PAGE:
Fifty-one individuals participated, representing 67% of eligible households. The thematic analysis revealed that food sharing, especially with family, was regarded as one of the most significant ways to adapt to food shortages. The majority of participants reported consuming traditional food (wild meats) and suggested that hunting, preserving and storing traditional food has remained very important. However, numerous barriers to traditional food acquisition were mentioned. Other coping strategies included dietary change, rationing and changing food purchasing patterns. In order to improve access to healthy foods, improving income and food affordability, building community capacity and engagement, and community-level initiatives were suggested.
Findings point to the continued importance of traditional food acquisition and food sharing, as well as community solutions for food systems change. These data highlight that traditional and store-bought food are both part of the strategies and solutions participants suggested for coping with food insecurity. Public health policies to improve food security for FN populations are urgently needed.
Notes
Cites: CMAJ. 2010 Feb 23;182(3):243-820100848
Cites: J Transcult Nurs. 2010 Jan;21(1):5-1419820173
Cites: Rural Remote Health. 2010 Apr-Jun;10(2):137020568912
Cites: Can J Public Health. 2010 May-Jun;101(3):196-20120737808
Cites: Environ Health Perspect. 2010 Sep;118(9):a386-9320810341
Cites: Geogr J. 2011;177(1):44-6121560272
Cites: Rural Remote Health. 2011;11(2):168021702639
Cites: Int J Circumpolar Health. 2011 Jun;70(3):286-30021631967
Cites: J Nutr. 2011 Sep;141(9):1746-5321753059
Cites: Int J Circumpolar Health. 2011;70(5):488-9722005728
Cites: J Nutr. 2012 Mar;142(3):541-722323760
Cites: Int J Environ Res Public Health. 2012 Apr;9(4):1379-9722690200
Cites: Am J Health Promot. 2012 Jul-Aug;26(6):e159-7022747324
Cites: Rural Remote Health. 2012;12:212222909226
Cites: BMC Public Health. 2012;12:46422720722
Cites: Health Rep. 2001 Aug;12(4):11-2215069808
Cites: Annu Rev Nutr. 1996;16:417-428839933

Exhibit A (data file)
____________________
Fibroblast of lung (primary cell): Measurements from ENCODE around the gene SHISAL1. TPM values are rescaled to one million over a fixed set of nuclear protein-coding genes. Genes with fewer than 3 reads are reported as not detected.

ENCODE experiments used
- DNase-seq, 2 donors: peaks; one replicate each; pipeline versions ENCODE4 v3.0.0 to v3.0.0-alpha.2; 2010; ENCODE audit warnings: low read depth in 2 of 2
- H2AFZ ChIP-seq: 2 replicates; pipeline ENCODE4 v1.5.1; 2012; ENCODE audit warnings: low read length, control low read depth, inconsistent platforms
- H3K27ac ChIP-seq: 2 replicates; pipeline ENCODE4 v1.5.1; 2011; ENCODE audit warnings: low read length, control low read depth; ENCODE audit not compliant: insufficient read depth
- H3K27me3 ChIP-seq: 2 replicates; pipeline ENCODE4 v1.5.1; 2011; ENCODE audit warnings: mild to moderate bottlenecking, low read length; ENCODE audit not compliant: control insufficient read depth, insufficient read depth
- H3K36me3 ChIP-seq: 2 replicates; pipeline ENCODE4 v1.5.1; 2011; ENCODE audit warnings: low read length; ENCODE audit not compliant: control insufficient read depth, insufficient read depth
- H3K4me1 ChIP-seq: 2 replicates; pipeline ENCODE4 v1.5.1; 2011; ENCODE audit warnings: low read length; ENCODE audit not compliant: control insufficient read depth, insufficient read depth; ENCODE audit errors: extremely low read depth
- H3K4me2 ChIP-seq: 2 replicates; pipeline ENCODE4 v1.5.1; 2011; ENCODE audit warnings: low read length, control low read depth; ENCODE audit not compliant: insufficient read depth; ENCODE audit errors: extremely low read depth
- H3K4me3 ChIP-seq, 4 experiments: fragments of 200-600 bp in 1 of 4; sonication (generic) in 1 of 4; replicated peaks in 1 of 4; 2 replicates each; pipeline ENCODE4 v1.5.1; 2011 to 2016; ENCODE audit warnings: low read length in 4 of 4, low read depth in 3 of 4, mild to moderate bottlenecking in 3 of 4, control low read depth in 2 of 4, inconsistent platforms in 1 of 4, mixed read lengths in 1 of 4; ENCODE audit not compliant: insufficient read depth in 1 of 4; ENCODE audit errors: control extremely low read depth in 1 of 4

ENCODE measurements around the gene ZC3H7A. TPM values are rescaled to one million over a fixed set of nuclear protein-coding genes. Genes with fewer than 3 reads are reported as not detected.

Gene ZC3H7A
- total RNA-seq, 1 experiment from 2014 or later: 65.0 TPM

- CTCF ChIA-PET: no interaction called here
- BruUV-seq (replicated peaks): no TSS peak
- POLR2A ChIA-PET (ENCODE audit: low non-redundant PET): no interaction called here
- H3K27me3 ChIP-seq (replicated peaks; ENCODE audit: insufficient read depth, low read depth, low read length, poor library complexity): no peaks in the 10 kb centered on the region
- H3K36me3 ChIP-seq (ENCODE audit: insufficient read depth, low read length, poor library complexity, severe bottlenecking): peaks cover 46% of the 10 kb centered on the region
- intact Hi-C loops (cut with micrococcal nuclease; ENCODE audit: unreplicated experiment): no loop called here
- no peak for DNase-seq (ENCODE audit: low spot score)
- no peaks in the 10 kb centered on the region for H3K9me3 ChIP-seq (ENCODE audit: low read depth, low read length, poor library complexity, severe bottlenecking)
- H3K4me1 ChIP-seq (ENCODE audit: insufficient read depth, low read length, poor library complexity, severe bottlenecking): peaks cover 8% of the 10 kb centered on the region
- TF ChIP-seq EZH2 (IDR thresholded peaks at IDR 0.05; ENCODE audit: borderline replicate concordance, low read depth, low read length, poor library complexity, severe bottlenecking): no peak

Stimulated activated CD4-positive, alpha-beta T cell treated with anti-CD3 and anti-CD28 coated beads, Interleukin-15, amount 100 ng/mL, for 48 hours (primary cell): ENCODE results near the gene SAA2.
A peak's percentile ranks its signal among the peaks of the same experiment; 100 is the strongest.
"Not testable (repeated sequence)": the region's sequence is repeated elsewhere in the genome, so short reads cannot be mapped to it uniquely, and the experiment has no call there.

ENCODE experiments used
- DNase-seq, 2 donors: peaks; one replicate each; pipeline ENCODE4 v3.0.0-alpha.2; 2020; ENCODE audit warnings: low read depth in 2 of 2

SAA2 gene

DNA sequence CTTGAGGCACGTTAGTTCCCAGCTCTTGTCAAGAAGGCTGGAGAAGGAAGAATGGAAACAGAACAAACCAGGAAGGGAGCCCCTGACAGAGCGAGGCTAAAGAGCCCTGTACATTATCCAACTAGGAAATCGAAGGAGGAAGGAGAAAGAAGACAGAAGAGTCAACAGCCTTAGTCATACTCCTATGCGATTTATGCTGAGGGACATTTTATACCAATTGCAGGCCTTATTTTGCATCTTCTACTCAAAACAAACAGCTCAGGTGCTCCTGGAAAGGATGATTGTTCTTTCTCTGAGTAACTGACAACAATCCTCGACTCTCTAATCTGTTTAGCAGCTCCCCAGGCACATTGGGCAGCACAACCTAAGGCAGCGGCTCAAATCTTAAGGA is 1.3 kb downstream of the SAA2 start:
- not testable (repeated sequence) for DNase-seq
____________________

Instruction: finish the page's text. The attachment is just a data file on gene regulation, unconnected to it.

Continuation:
Cites: J Nutr. 1999 Feb;129(2S Suppl):517S-520S10064321
Cites: J Am Diet Assoc. 2005 Feb;105(2):278-8315668689
Cites: Int J Circumpolar Health. 2005 Feb;64(1):55-6415776993
Cites: Can J Public Health. 2005 Jul-Aug;96 Suppl 3:S32-6, S36-4116042162
Cites: Int J Circumpolar Health. 2006 Apr;65(2):148-6116711466
Cites: Int J Circumpolar Health. 2006 Sep;65(4):331-4017131971
Cites: Environ Health Perspect. 2006 Dec;114(12):1964-7017185292
Cites: Int J Circumpolar Health. 2006 Dec;65(5):403-1517319085
Cites: Int J Circumpolar Health. 2006 Dec;65(5):416-3117319086
Cites: Environ Monit Assess. 2007 Apr;127(1-3):293-30616897501
Cites: Int J Circumpolar Health. 2007 Sep;66(4):308-1918018844
Cites: Can J Public Health. 2008 Mar-Apr;99(2):95-718457280
Cites: Public Health Nutr. 2009 Aug;12(8):1150-619105863
Cites: Biodemography Soc Biol. 2009;55(1):12-2919835098
Cites: Rural Remote Health. 2010 Apr-Jun;10(2):133320568911
PubMed ID
23639143 View in PubMed
Less detail

Implementation of human biomonitoring in the Dehcho region of the Northwest Territories, Canada (2016-2017).

https://arctichealth.org/en/permalink/ahliterature296489
Source
Arch Public Health. 2018; 76:73
Publication Type
Journal Article
Date
2018
Author
Mylène Ratelle
Kelly Skinner
Matthew J Laird
Shannon Majowicz
Danielle Brandow
Sara Packull-McCormick
Michèle Bouchard
Denis Dieme
Ken D Stark
Juan Jose Aristizabal Henao
Rhona Hanning
Brian D Laird
Author Affiliation
1School of Public Health and Health Systems, Faculty of Applied Health Sciences, University of Waterloo, 200 University Ave W, Waterloo, ON Canada.
Source
Arch Public Health. 2018; 76:73
Date
2018
Language
English
Publication Type
Journal Article
Abstract
Human biomonitoring represents an important tool for health risk assessment, supporting the characterization of contaminant exposure and nutrient status. In communities where country foods (locally harvested foods: land animals, fish, birds, plants) are integrated in the daily diet, as is the case in remote northern regions where food security is a challenge, such foods can potentially be a significant route of contaminant exposure. To assess this issue, a biomonitoring project was implemented among Dene/Métis communities of the Dehcho region of the Northwest Territories, Canada.